“Nothing has a vibe anymore,” Carlos Quirarte said last Thursday, quickly adding the disclaimer that “people use the word vibe, or whatever, way too much.’’
As a restaurateur and urban Pied Piper who, over the past decade, has turned one establishment after another — the Smile, Le Turtle, Ray’s, Jac’s on Bond — into outposts for a certain demographic of urban cool kids, Mr. Quirarte ought to know a vibe when he catches one.
So, too, should his ride-or-die, the actor Justin Theroux, who’d accompanied him that evening to a party celebrating an exhibition of, well, luggage.
On the face of it, an event built around some extremely stylish, fanciful, cleverly customized, costly suitcases (about $650 to $2400) holds limited promise. And yet, like so many other events in an era when real-life experience often takes a back seat to its digital doppelgänger, this one had it all.
Wherever one turned there were vitrines and backdrops and lighting calibrated perfectly for Instagram setups. Wherever one turned there were people absorbed in taking photos of … themselves.
“People are so busy trying to create FOMO for other people now that they’re not even where they are,” Mr. Quirarte said.
To be fair, the suitcases being celebrated weren’t any old random baggage. They were Rimowa. Designed and produced by a family-owned carriage trade company founded in Germany in 1898, Rimowa was a relatively obscure manufacturer for years until, in 2016, LVMH purchased a majority stake of the firm. Suddenly Rimowa took on the aura of an “It’’ bag — or maybe it’s more accurate to say “It’’ valise.
It is also a brand that, after LVMH bought it, forged collaborations with luxury logo behemoths like Moncler, Fendi, Supreme and Adidas and designers from Virgil Abloh to Kim Jones at Dior, who each rejiggered the luggage to their specifications.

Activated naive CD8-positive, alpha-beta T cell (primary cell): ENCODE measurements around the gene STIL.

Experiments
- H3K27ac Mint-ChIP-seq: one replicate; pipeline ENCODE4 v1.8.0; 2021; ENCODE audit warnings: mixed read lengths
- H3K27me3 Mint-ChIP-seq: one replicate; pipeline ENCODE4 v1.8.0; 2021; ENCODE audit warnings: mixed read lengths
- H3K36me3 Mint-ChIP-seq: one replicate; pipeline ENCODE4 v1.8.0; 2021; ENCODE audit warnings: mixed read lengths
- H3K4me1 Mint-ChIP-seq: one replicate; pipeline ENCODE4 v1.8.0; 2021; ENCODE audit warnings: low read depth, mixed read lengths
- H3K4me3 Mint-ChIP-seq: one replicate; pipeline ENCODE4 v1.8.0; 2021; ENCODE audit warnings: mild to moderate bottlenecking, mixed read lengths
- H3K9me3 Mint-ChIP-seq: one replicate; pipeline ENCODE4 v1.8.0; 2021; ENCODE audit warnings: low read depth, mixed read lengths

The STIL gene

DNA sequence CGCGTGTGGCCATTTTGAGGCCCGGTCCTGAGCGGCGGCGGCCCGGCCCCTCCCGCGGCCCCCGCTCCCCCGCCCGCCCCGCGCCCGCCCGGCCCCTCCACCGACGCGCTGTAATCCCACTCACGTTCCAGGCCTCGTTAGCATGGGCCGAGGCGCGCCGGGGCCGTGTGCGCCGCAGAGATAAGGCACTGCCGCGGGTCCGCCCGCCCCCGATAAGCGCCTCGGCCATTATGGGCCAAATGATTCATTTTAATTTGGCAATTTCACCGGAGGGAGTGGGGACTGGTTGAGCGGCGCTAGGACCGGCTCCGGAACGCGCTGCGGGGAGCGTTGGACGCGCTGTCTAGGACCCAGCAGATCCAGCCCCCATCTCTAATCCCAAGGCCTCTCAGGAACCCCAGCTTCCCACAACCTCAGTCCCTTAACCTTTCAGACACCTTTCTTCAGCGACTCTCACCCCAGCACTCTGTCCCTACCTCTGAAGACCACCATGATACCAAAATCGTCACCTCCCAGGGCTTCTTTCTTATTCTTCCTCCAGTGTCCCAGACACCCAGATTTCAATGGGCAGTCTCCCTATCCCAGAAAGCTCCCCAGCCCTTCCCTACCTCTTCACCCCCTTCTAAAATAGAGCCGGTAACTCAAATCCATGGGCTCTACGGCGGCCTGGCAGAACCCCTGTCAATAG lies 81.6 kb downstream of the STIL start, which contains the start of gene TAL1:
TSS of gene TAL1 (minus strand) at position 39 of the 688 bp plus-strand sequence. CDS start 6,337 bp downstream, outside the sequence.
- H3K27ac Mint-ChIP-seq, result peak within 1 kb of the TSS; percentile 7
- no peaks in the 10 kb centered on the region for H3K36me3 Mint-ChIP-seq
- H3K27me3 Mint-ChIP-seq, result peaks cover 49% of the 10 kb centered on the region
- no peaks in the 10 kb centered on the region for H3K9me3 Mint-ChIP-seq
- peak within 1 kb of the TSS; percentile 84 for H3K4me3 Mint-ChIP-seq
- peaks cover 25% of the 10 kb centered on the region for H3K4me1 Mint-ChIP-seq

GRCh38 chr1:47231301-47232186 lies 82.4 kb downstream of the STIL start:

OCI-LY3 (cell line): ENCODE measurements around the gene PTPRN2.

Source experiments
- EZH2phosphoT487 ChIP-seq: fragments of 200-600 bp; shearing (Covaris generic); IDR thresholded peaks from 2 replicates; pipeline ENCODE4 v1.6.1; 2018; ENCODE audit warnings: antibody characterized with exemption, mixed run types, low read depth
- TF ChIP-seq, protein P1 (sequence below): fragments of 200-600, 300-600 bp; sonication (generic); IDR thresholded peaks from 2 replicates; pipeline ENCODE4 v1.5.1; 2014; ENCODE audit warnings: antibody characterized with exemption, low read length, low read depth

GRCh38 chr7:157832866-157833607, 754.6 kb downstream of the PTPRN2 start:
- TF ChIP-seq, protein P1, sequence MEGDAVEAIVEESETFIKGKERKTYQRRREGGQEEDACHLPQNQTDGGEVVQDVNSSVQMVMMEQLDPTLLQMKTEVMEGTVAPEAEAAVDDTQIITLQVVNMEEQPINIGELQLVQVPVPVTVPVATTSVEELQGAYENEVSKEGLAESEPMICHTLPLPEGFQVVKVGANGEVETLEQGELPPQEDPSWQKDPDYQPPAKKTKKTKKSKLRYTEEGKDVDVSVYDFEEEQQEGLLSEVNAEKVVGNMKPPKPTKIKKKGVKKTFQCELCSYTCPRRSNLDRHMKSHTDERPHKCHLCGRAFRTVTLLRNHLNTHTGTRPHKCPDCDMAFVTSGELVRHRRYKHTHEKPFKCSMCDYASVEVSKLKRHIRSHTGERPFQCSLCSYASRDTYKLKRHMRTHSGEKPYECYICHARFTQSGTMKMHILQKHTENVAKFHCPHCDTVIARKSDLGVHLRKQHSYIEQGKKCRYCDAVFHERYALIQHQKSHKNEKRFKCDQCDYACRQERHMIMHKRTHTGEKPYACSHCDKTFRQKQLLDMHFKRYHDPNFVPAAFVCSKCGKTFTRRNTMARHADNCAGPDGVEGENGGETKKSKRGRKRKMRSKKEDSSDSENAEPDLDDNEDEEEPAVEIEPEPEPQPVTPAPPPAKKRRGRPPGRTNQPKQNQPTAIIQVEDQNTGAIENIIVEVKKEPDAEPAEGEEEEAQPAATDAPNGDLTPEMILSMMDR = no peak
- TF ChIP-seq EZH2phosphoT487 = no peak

Examples of these, and of many other collaborations, were installed throughout an exhibition — the occasion for the party — tracing the history of a business that began as a saddlery, evolved over time into a luggage brand and whose transformations paralleled shifts in how people moved about in the world and what they carried.
“I always loved them and I always wanted to get one because I was into having something that can go through JFK and LaGuardia and come out in one piece,’” said Spike Lee, who had joined the party and could be found lounging on a platform with, behind him, a Rimowa bag he lent to the show.
The bag was an aluminum Original Cabin style, made to tuck into an overhead compartment. Mr. Lee, as it turns out, rarely checks.
“I only do carry-on but mine is banged up anyway, and covered with stickers,” he said. “The more dings and stickers the better because, if you ain’t got stickers, you ain’t been nowhere.’’
Mr. Lee’s was just one among the celebrity bags displayed at the event and exhibition — inaugurated in Tokyo in June, it is open to the public here until Sept. 17 and will eventually go on to Shanghai. Billie Eilish sent along a see-through polymer overhead stuffed with her T-shirts. Martha Stewart’s big aluminum trunk had the names of countries and cities she has visited printed by hand between each ridged groove.
The party, held at the Chelsea Factory, spilled onto the sidewalk where the D.J. Benji B blasted hip-hop and a crowd that included the musician Moses Sumney, the designer Heron Preston, the K-pop singer Rosé from Blackpink, the British rapper Central Cee and the model and actor Luka Sabbat swigged from splits of Moet Champagne, silently mouthing the raunchy lyrics to “Ballin’” featuring Roddy Ricch and, yes, posing for selfies.
Or most were. In a corner outside, like a couple of delinquents cutting school, stood the artist Cass Bird with her girlfriend, Jenna Lyons, a newly minted star of “The Real Housewives of New York City,” taking a smoke break.
If anyone alive could make a case for having solid luggage and lots of it, Ms. Lyons is surely that person.
Those familiar with Ms. Lyons from her days as president and executive creative director at J. Crew and now as a reality star on Bravo, know that the woman loves clothes.
Asked whether she was a carry-on bag type, Ms. Lyons did a double take.
“Seriously?’’ she asked. “I have needs, I have product, I have outfits. My shoes alone are a whole suitcase. I’m rolling when I travel, believe me. And I check.’’